Match the particles with its mass.

Column A

Column B

protons
0
neutrons
1
electrons
1

What is the overall charge of an atom? Neutral, positive, or negative?

neutral

positive

negative

Is the following statement true or false?

 

Elements are placed in the Periodic Table in bands.

true

false

In what form do electrons surround the nucleus?

boxes

shells

atoms

What are isotopes?

elements with the same mass number and a different atomic number

elements with the same number of protons but different number of neutrons

elements with a different number of electrons

Look at the diagram showing the atoms of hydrogen and helium.

 

 

How would you write the structure of Hydrogen?

H 1e

H 1

H 1,2

Look at the diagram of the atomic structure of sodium (Na).

 

 

How would you write it?

Na 2, 7, 1

Na 2, 8, 1

Na 1, 8, 2

  • Question 1

Tick the two particles that you can find in an atom.

CORRECT ANSWER
protons
neutrons
EDDIE SAYS
A particle consists of electrons, neutrons, protons.
  • Question 2

What is the atomic number?

CORRECT ANSWER
the number of protons
EDDIE SAYS
The atomic number is the number of protons.
  • Question 3

Is the following statement true or false?

 

The mass number is the number of protons and electrons.

CORRECT ANSWER
false
EDDIE SAYS
The mass number is the number of protons and neutrons.
  • Question 4

Match the particles with its mass.

CORRECT ANSWER

Column A

Column B

protons
1
neutrons
1
electrons
0
EDDIE SAYS
Proton: 1
Neutron: 1
Electron: 0
  • Question 5

What is the overall charge of an atom? Neutral, positive, or negative?

CORRECT ANSWER
neutral
EDDIE SAYS
Protons are positive, electrons negative and neutrons neutral. The number of protons and electrons is the same, so the overall charge is neutral.
  • Question 6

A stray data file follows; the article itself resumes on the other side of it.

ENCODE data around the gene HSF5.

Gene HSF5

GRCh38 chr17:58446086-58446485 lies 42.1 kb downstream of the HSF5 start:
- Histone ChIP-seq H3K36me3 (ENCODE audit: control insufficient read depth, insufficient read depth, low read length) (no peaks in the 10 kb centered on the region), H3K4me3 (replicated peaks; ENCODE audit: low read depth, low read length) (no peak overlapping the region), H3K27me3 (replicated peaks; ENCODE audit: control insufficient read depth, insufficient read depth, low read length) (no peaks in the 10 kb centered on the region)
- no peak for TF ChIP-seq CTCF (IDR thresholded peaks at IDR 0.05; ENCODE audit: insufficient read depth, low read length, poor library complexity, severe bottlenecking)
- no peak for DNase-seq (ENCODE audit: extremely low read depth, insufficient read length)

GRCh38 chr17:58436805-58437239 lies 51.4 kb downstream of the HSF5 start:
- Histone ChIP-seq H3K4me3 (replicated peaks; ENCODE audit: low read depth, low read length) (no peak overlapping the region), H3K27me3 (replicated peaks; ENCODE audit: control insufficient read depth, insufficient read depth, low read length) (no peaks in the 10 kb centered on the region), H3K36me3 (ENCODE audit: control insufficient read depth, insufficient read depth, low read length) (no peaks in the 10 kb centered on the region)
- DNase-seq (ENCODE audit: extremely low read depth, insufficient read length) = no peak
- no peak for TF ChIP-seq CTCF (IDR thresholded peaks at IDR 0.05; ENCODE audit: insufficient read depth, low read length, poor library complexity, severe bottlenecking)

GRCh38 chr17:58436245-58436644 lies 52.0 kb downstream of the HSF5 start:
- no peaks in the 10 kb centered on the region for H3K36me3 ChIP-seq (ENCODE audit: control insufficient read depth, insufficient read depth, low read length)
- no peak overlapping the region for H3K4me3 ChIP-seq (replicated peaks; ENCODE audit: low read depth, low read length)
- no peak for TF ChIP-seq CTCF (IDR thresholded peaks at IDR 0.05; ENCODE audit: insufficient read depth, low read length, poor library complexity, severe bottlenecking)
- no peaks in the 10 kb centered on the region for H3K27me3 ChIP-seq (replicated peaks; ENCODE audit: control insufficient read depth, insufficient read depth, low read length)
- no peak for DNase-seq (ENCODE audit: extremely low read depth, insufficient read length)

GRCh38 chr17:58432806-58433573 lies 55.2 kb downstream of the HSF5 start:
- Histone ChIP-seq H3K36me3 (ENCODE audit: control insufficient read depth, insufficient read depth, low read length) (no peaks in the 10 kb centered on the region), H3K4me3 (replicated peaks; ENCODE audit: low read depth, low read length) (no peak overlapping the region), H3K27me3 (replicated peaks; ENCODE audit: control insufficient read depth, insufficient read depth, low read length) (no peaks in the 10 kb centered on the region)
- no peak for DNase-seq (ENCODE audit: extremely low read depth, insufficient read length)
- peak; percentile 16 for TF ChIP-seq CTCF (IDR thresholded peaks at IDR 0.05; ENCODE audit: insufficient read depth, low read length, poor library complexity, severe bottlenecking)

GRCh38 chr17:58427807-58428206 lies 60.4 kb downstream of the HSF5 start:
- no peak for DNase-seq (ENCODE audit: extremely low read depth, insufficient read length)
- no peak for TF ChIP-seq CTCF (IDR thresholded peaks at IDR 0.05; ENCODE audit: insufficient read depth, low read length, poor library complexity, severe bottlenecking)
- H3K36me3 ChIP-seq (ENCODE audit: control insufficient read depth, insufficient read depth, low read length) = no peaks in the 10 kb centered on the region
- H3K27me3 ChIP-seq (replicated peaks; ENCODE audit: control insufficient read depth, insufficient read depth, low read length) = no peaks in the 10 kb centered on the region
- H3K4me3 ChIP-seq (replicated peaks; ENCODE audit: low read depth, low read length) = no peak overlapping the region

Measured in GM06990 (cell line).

Is the following statement true or false?

 

Elements are placed in the Periodic Table in bands.

CORRECT ANSWER
false
EDDIE SAYS
Elements are placed in the Periodic Table in groups according to the atomic number and the number of electrons on the outer shell.
  • Question 7

In what form do electrons surround the nucleus?

CORRECT ANSWER
shells
EDDIE SAYS
Electrons surround the nucleus in shells.
  • Question 8

What are isotopes?

CORRECT ANSWER
elements with the same number of protons but different number of neutrons
EDDIE SAYS
Isotopes are elements with the same atomic number (number of protons) and a different mass number (total number of protons and neutrons, which means only the number of neutrons is different as the number of protons of the same element is always the same).
  • Question 9

Look at the diagram showing the atoms of hydrogen and helium.

 

 

How would you write the structure of Hydrogen?

CORRECT ANSWER
H 1
EDDIE SAYS
Hydrogen has only one electron and that is on the first shell. H is the symbol for Hydrogen.
  • Question 10

Look at the diagram of the atomic structure of sodium (Na).

 

 

How would you write it?

CORRECT ANSWER
Na 2, 8, 1
EDDIE SAYS
Sodium has 2 electrons on the first shell, 8 on the second and 1 on the third.